Home Sociology Integration Processes and Policies in Europe
Route 2a: Legal Immigrants and Target of Integration Policy
The group of immigrants that is allowed formal access becomes legal and a target of integration policy. Particular measures in current integration and immigration policy practice appear to spotlight female migrants (on women marriage migrants, see Bonjour and De Hart 2013; on gender inequality as an ethnicized problem see Roggeband and Verloo 2007; Prins and Saharso 2008), while migrant masculinity is often problematized (Van der Haar 2013; Scheibelhofer 2012). Bonjour and De Hart (2013) suggest that the Netherlands' policymaking on marriage migration is shaped by the idea of transnational marriages being fraudulent and forced, and (Muslim) migrant women being the victims of these practices. Scheibelhofer (2012) sets out how the image of an “archaic migrant masculinity” is used to legitimate restrictive migration laws in Austria: the human capital, norms, and values of migrant men have become criteria for their classification as wanted or unwanted. The general discourse that becomes clear from the abovementioned studies is that women migrants need to be protected by the “receiving state”, whereas migrant men mainly need to be controlled. In these cases, “marked identities” (Yanow 2003) again based on homogenized social categories like race/ethnicity, gender, class, and religion (often replicated in research as static analytical categories) are reproduced. Furthermore, negative and pejorative assumptions about groups are especially highlighted, resulting in a singling out of particular immigrants to be targeted by particular measures.
Religion and most certainly Islam is another important factor in prioritizing women migrants as a target group in policies. These women are associated with problems ranging from honour related violence, forced and arranged marriages, genital mutilation, and domestic violence to low labour market participation. Migrant women with a Muslim background are portrayed as victims of patriarchal cultures informed by Islam. As many European states perceive themselves as liberal, these women are targeted in family-related migration policies and integration policies that aim to transmit norms of gender equality (see Bonjour and De Hart 2013 on the Netherlands; for a comparative study on seven EU countries, see Kofman et al. 2013). But again, assumptions about class, in the form of low education and backwardness, are used to legitimize restrictions in family migration and strict measures of cultural assimilation into the destination society through state integration policies. Razack (2004), for example, argues that Norway's culturalist approach to forced marriages enables the stigmatization and surveillance of Muslim communities and feeds the idea of European superiority. The assumed causalities in the diagnoses underlying policy issues may thus have highly exclusionary consequences.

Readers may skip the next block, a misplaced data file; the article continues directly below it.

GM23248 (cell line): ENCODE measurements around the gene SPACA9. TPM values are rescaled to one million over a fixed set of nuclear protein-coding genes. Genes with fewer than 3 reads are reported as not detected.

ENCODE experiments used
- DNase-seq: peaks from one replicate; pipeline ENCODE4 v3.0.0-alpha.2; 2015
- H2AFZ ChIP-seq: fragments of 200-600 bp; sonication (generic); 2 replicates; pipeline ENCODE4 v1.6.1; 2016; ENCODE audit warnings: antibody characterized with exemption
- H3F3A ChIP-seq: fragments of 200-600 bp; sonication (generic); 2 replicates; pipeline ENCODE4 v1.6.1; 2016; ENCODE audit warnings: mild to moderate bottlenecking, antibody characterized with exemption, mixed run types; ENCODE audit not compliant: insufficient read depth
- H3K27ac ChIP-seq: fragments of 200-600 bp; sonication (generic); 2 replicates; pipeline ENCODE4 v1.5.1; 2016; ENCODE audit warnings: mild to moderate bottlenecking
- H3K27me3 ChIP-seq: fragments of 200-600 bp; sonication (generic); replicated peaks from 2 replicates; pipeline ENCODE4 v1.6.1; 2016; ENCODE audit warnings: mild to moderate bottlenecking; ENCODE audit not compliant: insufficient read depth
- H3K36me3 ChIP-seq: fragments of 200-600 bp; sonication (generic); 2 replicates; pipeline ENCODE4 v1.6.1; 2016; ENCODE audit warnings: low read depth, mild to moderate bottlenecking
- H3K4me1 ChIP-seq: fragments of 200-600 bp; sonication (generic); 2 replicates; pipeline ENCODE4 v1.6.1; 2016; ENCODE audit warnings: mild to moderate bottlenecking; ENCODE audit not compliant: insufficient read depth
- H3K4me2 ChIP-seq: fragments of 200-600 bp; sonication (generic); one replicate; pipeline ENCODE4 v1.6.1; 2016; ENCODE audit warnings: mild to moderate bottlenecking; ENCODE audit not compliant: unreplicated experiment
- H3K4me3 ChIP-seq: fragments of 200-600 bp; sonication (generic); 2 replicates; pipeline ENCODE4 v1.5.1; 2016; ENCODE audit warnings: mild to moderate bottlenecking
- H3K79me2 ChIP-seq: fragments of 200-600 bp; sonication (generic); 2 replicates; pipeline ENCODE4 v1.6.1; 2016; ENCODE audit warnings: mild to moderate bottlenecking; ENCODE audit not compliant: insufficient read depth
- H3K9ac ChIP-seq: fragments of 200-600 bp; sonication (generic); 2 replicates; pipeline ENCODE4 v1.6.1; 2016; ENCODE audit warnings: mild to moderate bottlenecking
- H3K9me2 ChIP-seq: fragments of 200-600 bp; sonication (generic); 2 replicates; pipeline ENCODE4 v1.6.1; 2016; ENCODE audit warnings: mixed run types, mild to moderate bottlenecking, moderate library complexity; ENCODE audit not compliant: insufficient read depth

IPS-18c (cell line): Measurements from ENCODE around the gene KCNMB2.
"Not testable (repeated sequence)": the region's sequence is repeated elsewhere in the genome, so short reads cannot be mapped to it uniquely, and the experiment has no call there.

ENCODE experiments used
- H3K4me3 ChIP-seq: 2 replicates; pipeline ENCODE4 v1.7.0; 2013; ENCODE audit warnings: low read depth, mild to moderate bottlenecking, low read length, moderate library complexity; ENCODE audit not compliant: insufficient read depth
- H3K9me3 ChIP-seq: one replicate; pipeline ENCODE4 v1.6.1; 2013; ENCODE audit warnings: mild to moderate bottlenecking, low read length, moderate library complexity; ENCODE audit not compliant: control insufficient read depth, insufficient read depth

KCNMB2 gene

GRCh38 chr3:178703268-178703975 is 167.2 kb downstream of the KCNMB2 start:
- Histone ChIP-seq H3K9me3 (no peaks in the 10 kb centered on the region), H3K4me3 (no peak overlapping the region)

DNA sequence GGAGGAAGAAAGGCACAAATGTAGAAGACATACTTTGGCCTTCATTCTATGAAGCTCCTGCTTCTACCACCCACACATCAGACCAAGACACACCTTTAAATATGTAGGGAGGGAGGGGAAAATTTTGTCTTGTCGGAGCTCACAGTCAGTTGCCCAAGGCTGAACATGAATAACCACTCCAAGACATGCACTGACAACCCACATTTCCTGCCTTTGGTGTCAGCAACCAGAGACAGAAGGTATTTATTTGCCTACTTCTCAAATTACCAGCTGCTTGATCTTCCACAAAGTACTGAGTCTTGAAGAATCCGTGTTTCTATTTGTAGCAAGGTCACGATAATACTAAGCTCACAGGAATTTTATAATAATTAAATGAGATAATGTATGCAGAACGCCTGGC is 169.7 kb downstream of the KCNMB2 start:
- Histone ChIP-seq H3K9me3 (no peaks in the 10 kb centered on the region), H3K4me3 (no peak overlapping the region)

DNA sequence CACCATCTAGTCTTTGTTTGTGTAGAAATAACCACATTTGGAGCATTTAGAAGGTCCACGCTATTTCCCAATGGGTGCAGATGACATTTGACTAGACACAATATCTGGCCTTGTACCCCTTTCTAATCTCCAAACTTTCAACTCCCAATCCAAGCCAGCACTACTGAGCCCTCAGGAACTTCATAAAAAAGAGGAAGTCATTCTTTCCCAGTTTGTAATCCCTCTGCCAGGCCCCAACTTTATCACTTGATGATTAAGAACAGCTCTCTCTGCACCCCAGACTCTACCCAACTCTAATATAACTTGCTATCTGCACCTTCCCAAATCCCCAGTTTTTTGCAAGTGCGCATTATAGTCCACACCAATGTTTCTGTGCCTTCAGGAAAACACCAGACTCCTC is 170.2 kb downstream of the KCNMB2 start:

Critical scholars have stressed the risk of homogenizing, and hereby essentializing, identities in policy and research (e.g., Rath 1991; Ghorashi 2006; Schinkel 2007; Bertossi and Duyvendak 2012; Jacobs and Rea 2012). The main concern is that categories defined in policies at the supranational or state level produce or reinforce stereotypes that foster prejudices and potential discrimination. The following examples show how the dichotomy allochthon and autochthon and subcategories in the Netherlands and Flanders have produced durable stereotypes. These stereotypes are products of the formal policy chain and—as Massey (2007) reminds us—affect private life, but are increasingly contested by the children and grandchildren of immigrants.